Playing with Play Doh is part of almost everyone’s childhood. The 60-year-old Hasbro creation has been a childhood staple for many of us — a full-sensory adventure into shaping, rolling, making, smashing.
Last week, Hasbro announced the upcoming release of its app Play Doh Touch Shape to Life. The concept is actually pretty cool: Kids mold their Play Doh masterpiece and photograph it on a white background using the app. The result? Their Play Doh creations transform into animated 3D characters that kids can then manipulate to explore worlds, jump over obstacles and collect power ups.
Just one question: Why?
Why does a totally immersive, low-tech experience need a digital enhancement? Actually, forget enhancement. This sounds like a digital distraction in the truest sense. Exploring worlds, jumping over obstacles and accruing upgrades sounds an awful lot like pretty much every game out there. Super Mario, Subway Surfers, you name it.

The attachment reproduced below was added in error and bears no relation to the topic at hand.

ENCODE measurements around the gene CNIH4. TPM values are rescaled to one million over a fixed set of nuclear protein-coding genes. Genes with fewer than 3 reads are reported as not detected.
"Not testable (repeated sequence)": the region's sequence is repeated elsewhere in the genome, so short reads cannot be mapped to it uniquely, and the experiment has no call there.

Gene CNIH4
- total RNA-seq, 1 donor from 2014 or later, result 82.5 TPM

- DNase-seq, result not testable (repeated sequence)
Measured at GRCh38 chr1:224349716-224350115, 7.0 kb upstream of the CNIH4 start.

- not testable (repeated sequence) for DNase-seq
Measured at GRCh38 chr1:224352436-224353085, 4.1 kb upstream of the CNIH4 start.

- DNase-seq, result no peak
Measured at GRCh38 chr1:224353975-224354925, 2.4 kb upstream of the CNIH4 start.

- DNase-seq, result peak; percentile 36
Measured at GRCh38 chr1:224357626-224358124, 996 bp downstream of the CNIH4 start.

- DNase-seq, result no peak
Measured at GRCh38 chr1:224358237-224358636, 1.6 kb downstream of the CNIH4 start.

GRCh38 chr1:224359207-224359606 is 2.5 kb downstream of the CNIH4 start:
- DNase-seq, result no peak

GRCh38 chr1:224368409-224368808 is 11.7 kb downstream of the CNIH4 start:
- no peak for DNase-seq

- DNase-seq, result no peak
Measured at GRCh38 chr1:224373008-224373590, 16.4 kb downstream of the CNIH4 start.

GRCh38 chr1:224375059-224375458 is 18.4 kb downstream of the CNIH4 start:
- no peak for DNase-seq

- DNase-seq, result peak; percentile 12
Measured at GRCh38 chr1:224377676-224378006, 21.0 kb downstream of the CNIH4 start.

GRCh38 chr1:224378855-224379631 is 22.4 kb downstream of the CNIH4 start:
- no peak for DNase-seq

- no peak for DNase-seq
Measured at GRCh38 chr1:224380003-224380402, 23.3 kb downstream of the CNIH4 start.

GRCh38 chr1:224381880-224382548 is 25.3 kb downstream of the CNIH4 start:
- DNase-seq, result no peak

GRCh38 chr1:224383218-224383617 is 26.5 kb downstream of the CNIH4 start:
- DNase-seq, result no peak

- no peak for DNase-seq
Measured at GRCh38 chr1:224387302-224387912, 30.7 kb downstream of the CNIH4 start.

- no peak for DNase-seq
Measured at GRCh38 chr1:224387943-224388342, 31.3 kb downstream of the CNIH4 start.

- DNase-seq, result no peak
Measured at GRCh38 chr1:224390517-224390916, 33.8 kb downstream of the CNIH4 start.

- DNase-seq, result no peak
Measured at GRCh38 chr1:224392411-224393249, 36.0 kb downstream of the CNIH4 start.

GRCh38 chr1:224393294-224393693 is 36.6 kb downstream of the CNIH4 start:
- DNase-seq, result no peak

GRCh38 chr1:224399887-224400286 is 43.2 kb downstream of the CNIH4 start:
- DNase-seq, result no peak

Looking for an amazing enhancement to a timeless toy? Check out Lego Movie Maker. It’s a very similar idea: Kids create Lego figurines and then photograph them in various positions to create a stop motion movie experience. The process is fun (and, warning, occasionally frustrating! Parents be prepared to get involved). The difference between this and Play Doh Touch Shape to Life is that with Lego Movie Maker, the child is the creator at every step of the way. Kids build the figures, decide on a story line, move and photograph the figures and then get to watch their work come to life via a movie.
Experts talk about the importance of distinguishing creative from consumption apps. Play Doh on its own is the essence of creativity. When those creations get imported into a video game environment, however, it morphs into yet another passive form of screen time.
Looking for some truly creative apps for your Play-Doh aged kids? Check out some of our all time favorites here.